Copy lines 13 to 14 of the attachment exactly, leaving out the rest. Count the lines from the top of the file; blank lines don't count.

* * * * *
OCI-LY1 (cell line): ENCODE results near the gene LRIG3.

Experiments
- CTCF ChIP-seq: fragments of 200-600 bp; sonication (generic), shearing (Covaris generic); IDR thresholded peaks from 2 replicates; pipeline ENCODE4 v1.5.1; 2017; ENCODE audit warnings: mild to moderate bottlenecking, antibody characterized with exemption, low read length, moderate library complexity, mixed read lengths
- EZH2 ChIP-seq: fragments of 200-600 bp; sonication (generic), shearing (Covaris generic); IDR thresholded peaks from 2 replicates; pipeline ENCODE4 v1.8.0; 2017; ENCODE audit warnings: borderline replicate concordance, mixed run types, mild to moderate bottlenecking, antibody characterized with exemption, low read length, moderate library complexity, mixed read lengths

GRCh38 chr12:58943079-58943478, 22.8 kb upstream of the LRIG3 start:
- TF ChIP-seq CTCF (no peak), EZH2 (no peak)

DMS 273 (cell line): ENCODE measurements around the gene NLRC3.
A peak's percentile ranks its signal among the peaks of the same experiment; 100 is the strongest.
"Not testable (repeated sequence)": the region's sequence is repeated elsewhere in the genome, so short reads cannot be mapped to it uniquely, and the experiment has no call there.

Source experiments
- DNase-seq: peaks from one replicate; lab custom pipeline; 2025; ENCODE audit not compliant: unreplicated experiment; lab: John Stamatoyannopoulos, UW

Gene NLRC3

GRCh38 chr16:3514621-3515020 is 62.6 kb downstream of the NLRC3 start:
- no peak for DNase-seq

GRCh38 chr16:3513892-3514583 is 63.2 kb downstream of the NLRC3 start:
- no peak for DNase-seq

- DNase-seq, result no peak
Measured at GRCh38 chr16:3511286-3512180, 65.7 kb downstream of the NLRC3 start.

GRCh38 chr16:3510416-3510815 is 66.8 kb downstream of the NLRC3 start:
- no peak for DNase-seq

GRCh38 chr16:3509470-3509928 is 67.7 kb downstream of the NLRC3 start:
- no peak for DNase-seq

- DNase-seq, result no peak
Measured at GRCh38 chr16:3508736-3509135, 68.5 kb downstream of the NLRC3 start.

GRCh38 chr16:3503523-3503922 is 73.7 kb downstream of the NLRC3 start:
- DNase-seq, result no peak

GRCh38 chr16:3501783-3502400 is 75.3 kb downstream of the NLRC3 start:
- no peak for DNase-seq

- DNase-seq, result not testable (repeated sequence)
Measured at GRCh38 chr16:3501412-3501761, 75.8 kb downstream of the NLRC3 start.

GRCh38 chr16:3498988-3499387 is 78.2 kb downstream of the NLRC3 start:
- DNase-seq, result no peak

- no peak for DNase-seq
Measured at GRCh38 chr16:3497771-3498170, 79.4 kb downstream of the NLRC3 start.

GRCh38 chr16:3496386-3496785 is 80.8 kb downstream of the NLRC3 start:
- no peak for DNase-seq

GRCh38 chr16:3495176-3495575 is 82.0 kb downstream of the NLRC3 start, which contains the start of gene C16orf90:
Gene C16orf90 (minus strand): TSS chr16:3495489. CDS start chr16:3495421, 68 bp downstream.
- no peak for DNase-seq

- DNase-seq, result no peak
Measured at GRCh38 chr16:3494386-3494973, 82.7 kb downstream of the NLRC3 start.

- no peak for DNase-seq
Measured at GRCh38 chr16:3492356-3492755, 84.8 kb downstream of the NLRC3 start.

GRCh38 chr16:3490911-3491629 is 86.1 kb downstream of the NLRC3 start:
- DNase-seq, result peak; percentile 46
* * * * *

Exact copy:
GRCh38 chr16:3514621-3515020 is 62.6 kb downstream of the NLRC3 start:
- no peak for DNase-seq